The Spy Who Loved Me has so many great moments that it feels like a “greatest hits” album. The opening sequence is the one with Bond skiing away from a number of baddies, the song is the classic “Nobody Does It Better” by Carly Simon, the sets are expansive and gorgeous, there’s a small role for the beautiful Caroline Munro (who signed my DVD, which is of no importance to anyone but me but I thought I’d mention it/boast anyway), the villain is a good one but his henchman (Jaws, played by Richard Kiel) is unforgettable. Throw in the superb Lotus Esprit sports car that easily nabs a place in the top tier of vehicles from the franchise, some fun with sharks and just a great sense of grandiosity about the whole thing and you have something that should appeal to most fans of the character.
Director Lewis Gilbert, working from a script by Christopher Wood and Richard Maibaum, does a great job from start to finish. Things take a bit of a dip in the last half hour or so, during a set-piece that drags on a bit too long, but everything is back on track just in time for the final showdown leading to one or two more quips from Roger Moore.
The regulars are all back in their rightful places – Bernard Lee, Desmond Llewelyn, Lois Maxwell, etc – and everyone else is perfect in their various roles. Barbara Bach is suitably gorgeous, Curd Jurgens is excellent as Karl Stromberg (the sea-dwelling villain of the piece) and Richard Kiel made such an impact that his character was to reappear, and be a highlight once again, in the next movie.
The music this time may be by Marvin Hamlisch, as opposed to John Barry, but it’s still a great Bond score and I didn’t even realise that Barry wasn’t involved with this one until checking the credits.
Once again, Roger Moore takes the character further into the lighthearted and jokey territory that was very much his signature twist on the role but it only becomes irritating in places thanks to the amount of sheer fun moments lining up beside one another from the opening sequence to the closing credits (which would announce Bond returning in For Your Eyes Only – a movie that would be put back for a while to get Moonraker created and released in time to cash in on the sci-fi boon that came about after the release of a certain little movie named Star Wars).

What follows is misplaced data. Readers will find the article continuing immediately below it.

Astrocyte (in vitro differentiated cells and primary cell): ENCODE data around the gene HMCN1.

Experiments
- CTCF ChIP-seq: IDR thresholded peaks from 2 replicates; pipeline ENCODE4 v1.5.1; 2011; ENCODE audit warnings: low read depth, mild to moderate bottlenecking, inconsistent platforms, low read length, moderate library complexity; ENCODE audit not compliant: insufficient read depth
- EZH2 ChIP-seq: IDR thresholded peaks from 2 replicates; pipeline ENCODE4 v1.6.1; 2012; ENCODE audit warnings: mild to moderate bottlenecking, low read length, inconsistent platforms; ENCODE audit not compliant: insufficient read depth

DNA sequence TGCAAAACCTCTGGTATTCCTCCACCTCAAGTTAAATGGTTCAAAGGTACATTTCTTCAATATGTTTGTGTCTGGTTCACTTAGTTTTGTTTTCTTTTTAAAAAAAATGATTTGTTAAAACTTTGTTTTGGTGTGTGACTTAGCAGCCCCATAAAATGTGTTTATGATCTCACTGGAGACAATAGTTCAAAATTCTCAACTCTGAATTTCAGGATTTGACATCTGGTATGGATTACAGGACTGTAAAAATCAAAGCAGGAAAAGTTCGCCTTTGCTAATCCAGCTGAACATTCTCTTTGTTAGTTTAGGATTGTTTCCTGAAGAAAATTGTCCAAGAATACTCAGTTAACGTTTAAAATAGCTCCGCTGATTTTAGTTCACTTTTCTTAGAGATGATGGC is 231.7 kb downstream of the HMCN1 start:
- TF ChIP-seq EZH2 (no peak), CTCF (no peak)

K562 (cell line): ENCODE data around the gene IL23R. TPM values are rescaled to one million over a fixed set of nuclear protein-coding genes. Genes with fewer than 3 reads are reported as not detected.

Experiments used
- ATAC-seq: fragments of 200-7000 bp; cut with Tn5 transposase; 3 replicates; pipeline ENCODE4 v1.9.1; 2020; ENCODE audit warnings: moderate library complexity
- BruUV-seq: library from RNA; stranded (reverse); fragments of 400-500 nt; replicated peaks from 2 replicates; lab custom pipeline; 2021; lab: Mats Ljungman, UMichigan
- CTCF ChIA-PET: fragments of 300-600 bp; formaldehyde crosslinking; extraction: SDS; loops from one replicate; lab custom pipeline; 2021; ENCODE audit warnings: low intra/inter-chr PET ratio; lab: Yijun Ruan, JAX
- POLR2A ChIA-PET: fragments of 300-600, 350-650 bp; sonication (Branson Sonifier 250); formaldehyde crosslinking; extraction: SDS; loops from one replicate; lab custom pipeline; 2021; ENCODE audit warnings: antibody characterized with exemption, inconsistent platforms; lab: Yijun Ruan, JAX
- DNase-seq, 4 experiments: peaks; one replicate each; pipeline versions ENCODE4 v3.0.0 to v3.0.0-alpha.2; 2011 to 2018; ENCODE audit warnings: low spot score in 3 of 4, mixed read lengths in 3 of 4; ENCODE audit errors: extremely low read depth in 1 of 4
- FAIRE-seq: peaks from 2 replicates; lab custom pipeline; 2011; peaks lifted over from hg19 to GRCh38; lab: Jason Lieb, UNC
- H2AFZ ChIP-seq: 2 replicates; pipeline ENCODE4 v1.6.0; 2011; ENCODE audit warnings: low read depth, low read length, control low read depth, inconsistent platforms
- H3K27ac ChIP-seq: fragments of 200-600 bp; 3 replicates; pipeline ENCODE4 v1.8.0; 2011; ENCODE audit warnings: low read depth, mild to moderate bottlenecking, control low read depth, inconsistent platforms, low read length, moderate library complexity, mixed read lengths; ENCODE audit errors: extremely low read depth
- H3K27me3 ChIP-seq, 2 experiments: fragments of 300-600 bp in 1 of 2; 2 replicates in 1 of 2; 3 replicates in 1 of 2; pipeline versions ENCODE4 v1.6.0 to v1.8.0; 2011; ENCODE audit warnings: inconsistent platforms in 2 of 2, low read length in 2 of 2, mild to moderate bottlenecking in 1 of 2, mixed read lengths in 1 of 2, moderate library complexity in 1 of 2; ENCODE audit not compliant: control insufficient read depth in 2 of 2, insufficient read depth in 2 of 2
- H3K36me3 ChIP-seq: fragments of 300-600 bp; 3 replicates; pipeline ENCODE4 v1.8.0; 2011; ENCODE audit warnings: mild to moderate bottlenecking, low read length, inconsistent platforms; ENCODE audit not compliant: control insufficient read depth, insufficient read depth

DIRECTOR: LEWIS GILBERT
STARS: ROGER MOORE, BARBARA BACH, CURD JURGENS, RICHARD KIEL, BERNARD LEE, DESMOND LLEWELYN, LOIS MAXWELL, CAROLINE MUNRO, WALTER GOTELL, VALERIE LEON
RUNTIME: 125 MINS APPROX
MAIN THEME SONG: Nobody Does It Better sung by Carly Simon.
Personally, I’ve always thought that the Bond franchise suffered when it tried to cash in on popular elements of the time. The Man With The Golden Gun was a bit embarrassing in places, with the martial arts mixed in there for fans of Bruce Lee, and Moonraker stumbles because it was made and released at this time to cash in on the sci-fi craze of the late 1970s (mostly caused by a little movie called Star Wars). It stumbles but it doesn’t fall down altogether, instead becoming quite an enjoyable, if lesser, adventure thanks to a few decent set-pieces, a second appearance from the big baddie known as Jaws and an enjoyably over the top villainous plot (even by Bond standards).
Roger Moore is, of course, back in the role of 007 and this time he’s investigating a missing space shuttle. That space shuttle belongs to Hugo Drax (Michael Lonsdale), a brilliant and very rich individual who may or may not have had something to do with the disappearance of his own property. Of course, it’s not that long until we discover that Hugo Drax is a megalomaniacal villain in the classic Bond mold and his grand scheme must be stopped by the best of British.
When I first saw Moonraker I was unimpressed. I don’t think that, despite their best intentions, the film was ever able to seriously compete with the bigger sci-fi movies of the time. Of course, it wasn’t supposed to. It was supposed to be a Bond movie with a bit of space adventuring in the mix. It’s just a shame that nobody told me that when I was a youngster and expecting two hours of “Bond in space”.